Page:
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Here’s yet another in my series of images depicting local desert species perching on blooming Ocotillos.
No species is more often seen in our community than is the House Finch. House Finches are among the most successful species in the continental United States. They can be found in every state and in much of southern Canada. These little birds are among those species that profit from human activity. In the Tucson area, they show up in every subdivision, in public parks, and on golf courses — anywhere where there is a bit of water and a few trees. These birds are so common that I only rarely consider photographing them. Like many, I suppose, I have an “if you’ve seen thousands of House Finches you’ve seen them all” mentality.
That said, I paused during one of my walks to photograph this bird.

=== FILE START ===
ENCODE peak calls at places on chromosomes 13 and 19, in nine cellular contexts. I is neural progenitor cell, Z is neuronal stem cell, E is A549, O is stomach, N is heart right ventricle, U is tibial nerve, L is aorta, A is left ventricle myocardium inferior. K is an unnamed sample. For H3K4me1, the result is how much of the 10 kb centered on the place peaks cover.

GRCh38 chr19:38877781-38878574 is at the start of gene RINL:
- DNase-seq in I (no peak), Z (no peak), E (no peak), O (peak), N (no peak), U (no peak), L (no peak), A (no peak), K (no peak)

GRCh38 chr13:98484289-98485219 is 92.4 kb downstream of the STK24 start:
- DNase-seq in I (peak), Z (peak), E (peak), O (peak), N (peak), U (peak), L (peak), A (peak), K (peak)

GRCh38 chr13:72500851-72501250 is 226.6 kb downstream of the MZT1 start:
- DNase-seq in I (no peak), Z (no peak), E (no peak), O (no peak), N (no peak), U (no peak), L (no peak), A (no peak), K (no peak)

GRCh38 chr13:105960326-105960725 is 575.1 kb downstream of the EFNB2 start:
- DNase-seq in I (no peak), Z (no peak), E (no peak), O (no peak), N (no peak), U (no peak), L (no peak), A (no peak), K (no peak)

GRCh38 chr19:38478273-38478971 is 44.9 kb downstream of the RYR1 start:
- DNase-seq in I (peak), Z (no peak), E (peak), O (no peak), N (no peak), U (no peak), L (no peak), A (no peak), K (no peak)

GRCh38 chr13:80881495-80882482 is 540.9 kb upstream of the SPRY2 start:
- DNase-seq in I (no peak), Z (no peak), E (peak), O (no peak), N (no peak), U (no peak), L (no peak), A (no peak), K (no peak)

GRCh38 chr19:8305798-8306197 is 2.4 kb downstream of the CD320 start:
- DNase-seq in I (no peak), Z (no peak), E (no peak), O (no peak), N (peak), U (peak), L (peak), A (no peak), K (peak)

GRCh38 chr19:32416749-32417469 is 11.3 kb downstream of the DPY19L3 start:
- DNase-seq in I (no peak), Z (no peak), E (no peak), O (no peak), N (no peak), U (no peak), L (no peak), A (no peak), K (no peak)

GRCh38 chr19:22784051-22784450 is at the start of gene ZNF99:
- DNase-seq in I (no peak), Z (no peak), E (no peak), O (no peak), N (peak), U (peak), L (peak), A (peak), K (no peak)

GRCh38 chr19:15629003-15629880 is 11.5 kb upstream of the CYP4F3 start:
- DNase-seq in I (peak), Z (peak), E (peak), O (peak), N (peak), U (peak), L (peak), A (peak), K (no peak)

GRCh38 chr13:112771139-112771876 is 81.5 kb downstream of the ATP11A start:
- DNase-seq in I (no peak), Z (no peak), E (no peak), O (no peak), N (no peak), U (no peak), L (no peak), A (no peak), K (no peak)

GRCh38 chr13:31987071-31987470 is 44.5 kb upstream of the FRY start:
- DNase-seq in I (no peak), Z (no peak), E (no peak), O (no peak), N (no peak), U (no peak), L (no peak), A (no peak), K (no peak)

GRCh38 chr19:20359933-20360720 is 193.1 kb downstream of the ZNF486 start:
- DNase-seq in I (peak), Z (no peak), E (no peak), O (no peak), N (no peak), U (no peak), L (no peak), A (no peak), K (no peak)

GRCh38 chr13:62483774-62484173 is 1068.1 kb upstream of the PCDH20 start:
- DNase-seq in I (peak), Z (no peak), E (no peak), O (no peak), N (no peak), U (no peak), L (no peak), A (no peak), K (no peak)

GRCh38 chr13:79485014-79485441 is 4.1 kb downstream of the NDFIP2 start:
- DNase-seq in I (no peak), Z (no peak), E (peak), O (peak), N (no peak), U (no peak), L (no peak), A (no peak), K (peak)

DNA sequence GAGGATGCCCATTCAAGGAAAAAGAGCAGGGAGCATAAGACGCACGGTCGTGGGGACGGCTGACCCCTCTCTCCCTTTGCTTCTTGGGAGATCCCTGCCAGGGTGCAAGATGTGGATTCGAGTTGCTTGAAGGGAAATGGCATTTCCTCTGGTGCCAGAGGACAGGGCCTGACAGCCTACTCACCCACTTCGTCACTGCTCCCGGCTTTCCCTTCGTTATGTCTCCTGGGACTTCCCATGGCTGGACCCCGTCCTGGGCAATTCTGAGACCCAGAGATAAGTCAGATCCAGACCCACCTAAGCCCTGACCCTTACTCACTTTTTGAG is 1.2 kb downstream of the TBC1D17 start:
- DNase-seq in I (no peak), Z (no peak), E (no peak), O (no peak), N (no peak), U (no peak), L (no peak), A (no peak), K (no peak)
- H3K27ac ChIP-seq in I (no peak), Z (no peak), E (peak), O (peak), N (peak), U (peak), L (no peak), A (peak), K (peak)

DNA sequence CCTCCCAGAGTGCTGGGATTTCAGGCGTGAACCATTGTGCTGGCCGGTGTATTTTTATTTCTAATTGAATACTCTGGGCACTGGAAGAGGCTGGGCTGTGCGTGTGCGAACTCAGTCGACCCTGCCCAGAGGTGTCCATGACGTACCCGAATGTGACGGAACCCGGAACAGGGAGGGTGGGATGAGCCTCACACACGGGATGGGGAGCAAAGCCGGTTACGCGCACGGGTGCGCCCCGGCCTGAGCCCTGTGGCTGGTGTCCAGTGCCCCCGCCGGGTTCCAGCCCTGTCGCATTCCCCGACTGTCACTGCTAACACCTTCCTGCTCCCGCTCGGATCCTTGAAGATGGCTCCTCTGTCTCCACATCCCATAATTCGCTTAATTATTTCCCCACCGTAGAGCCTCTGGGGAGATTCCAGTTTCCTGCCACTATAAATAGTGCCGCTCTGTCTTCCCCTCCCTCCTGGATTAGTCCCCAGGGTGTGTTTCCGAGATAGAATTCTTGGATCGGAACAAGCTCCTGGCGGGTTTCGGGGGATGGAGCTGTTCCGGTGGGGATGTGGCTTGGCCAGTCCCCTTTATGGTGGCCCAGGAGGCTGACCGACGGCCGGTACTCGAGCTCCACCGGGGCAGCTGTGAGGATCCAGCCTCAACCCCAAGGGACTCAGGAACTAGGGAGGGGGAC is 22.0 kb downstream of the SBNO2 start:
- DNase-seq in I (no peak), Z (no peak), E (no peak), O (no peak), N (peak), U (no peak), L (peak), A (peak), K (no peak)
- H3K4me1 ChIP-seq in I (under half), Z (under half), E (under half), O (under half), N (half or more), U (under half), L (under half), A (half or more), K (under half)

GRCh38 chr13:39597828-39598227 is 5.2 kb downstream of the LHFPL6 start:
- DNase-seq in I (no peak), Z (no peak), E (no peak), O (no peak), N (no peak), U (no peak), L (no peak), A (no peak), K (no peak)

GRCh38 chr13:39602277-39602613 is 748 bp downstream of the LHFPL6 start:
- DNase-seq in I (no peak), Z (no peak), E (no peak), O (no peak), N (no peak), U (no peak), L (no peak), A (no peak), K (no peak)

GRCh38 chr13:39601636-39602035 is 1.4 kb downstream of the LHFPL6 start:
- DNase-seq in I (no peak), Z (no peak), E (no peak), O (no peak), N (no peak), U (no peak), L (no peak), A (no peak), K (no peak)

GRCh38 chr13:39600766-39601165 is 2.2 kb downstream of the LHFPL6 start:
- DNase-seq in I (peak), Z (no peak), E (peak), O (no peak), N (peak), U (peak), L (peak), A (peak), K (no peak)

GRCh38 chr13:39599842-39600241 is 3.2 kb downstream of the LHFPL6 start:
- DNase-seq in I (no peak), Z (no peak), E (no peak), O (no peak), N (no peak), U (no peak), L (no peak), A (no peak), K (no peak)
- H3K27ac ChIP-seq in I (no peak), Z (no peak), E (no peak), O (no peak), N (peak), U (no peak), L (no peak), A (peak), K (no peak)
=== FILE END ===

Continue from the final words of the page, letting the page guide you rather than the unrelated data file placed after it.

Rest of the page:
The little finch caught my attention because it was singing loudly as it perched on a blooming Ocotillo. As I focused on it I noticed the near-exact match between the House Finch’s splashes of red plumage and the red Ocotillo blossoms.
The bird in this image is a male House Finch. Males have patches of red plumage that vary in size and intensity from individual to individual. Females’ plumage is a drab brown.
As ordinary as these House Finches may seem to be, they are absolutely beautiful singers. I’ve occasionally stopped to listen to a House Finch’s song when I’m taking one of my early morning walks. Mundane as these birds are, they brighten every neighborhood with their music.
Image made with a Canon 5Div, 400mm f4 DO II lens+1.4x telextender, M setting (auto ISO), ISO 400, f5.6 @ 1/2500.